Then here’s another characteristic: love without partiality. It means to show no favoritism due to race, sex, social status or personal relationship. True wisdom seeks to show no bias toward one party over another. We started a church many, many, many years ago in Kinston, North Carolina. The church began to thrive and grow. There were probably 80 or 90 people coming. It was so encouraging to see what God was doing. We had a young man come and he took over the church, a very gifted preacher. But he was not a peacemaker. And one of the older men in the church came to me on the behalf of the other older men in the church voicing concern. I listened to the side of the story of the young man. I listened to their side of their story and all I can say was that I’m not a part of the church. I’m not a part of the leadership. But I listened to the older man. I said, You’ve told me what you believe. And this young man told me what he believes, what his perspective is. But I said, But has anybody considered what God feels and what God believes? And I said, in case you need reminding brothers, God says, endeavoring to keep the unity of the Spirit in the bond of peace with our brothers. See, that’s another characteristic here. It means no false front. In other words, you’re not sitting there nodding and agreeing, but you’re really taking things here and you’re seeking to assimilate those things before the Lord God. What is a proper answer? God, please give me the grace of discretion to answer this thing properly in such a way that will afford peace. There is no separation, in other words. Here’s the idea here in his words, or inward intent. Once again, one commentator says what it professes to be. It denotes sincerity. There is no disguise or mask. Assume what the man pretends to be. He is. He does not give a false impression, a false assumption. Here’s another characteristic of this type of person, this peacemaker. And that is there’s a godly pursuit. Verse number 18. This is where it all culminates. Brothers and sisters. Don’t miss this one verse of scripture this morning. Take this with you. Let it sink deep down into your heart. But James says in verse 18, Now the fruit of righteousness is sown in peace by those who make peace. James says, show me your ability to make peace. So the fruit of righteousness here. How about this is the anticipated harvest of those who pursue peace. The best fields for reaping and harvest of gospel fruit are quiet, restful places that are not among battles, turmoil, political unrest or fiery disputes. Why? Because the wrath of man never produces the righteousness of God while God’s sovereign grace can work mightily brothers and sisters in the most turbulent context. He normally chooses his greatest work and lasting work. When the gospel is sown in peace. That’s what I want.
And if you notice today, I mean, we’re part of a Sovereign Grace Network. We’re part of the Reformed Network, whatever you want to call it, you know, but we certainly have no monopoly on peace. We know all the scriptures about peace. We can wax eloquently in expounding it, but where is the reality of it? I’ve never known this part of the Church of Jesus Christ. What would make the Reformed Church more fragmented than it is today? And all because everybody’s got to make a point over minor issues in most cases.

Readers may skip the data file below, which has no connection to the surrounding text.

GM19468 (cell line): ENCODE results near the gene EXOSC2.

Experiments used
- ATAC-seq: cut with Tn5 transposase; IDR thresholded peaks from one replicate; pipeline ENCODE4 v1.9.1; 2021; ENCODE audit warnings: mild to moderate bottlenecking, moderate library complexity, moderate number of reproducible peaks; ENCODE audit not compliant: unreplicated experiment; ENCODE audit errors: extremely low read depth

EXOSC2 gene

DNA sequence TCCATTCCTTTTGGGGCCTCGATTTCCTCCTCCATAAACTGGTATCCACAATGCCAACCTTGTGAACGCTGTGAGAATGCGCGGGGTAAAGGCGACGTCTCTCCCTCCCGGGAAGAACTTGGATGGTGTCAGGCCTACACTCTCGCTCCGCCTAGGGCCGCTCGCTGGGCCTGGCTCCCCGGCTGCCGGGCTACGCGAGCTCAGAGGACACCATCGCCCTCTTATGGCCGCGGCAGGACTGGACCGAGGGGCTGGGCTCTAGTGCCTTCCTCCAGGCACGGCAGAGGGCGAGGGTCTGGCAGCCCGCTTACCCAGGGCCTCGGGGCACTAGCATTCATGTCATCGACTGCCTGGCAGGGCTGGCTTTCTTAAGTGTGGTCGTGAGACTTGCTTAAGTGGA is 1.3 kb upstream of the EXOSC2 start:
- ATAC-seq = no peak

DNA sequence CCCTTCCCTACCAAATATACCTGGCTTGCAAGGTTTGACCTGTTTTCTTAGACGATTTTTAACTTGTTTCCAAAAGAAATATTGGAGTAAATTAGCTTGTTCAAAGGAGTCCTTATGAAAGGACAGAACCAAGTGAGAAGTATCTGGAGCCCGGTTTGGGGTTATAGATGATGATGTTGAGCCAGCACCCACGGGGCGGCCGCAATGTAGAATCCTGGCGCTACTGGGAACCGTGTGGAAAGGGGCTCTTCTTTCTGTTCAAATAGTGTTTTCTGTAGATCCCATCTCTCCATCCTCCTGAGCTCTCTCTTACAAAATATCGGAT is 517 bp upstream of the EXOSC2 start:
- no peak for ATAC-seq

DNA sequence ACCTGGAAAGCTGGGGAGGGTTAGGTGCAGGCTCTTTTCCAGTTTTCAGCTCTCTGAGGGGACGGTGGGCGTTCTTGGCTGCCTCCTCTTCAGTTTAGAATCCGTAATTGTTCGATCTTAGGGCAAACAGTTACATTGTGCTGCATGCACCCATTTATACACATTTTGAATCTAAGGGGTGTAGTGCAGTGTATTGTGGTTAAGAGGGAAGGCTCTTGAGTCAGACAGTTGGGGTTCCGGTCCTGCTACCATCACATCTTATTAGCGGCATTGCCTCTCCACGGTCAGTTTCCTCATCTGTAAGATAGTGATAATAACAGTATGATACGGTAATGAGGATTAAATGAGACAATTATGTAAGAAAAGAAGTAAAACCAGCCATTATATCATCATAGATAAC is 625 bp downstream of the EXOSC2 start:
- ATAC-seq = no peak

So here’s my conclusion this morning. Get a load of this. It is appropriate to remind ourselves of what Jesus said in Matthew 5:9. This is weighty. Blessed are the peacemakers, for they shall be called the children of God. They’ll make you smile—and make your heart dance. J.C. Ryle said peacemaker means that those who use all their influence to promote peace and unity on earth in private and in public, this is what we should desire, he said. But how disconcerting, brethren, it is that so many people are inclined to be instigators and contributors to strife. They delight in inciting contention rather than promoting peace.
I am well acquainted with such professing believers presently in my own life. One individual, for example, has a reputation of criticizing every church leader. He becomes acquainted with an infraction in a little minor point that does not sit well with him. He promotes dissension. One of my responsibilities now with HeartCry, since I have stepped down from the Eastern European Coordinator position, is my wife and I, we do the counseling. Everybody that contacts through the website, normally most of that channeled to us. The other day a dear brother, I assume he’s a brother, but he’s a wrangler. As soon as I got on the phone, I mean, with him, he’s flaunting his intellectualism. He’s quoting verses of Scripture. He’s waxing eloquently as to what he believes theologically. And then he says he’s been to so many churches in his area of the country and he is never satisfied because sooner or later somebody is going to say something or the preacher is going to preach something he doesn’t agree with. And what he does is he takes his wife and his child and leaves the church. So I confronted him and talked to him on the phone. I said, Brother, you’re not doing your family any good. You have no idea the damage that your wife and child are causing because of your obnoxious pride. Now, I said some of these things that you mentioned. We’ve all got varying views in these minor areas, but for him, that gives you the right to create dissension and cause discord among the money. He thanked me, but obviously two days later he contact he contacted HeartCry again and went to speak to somebody else.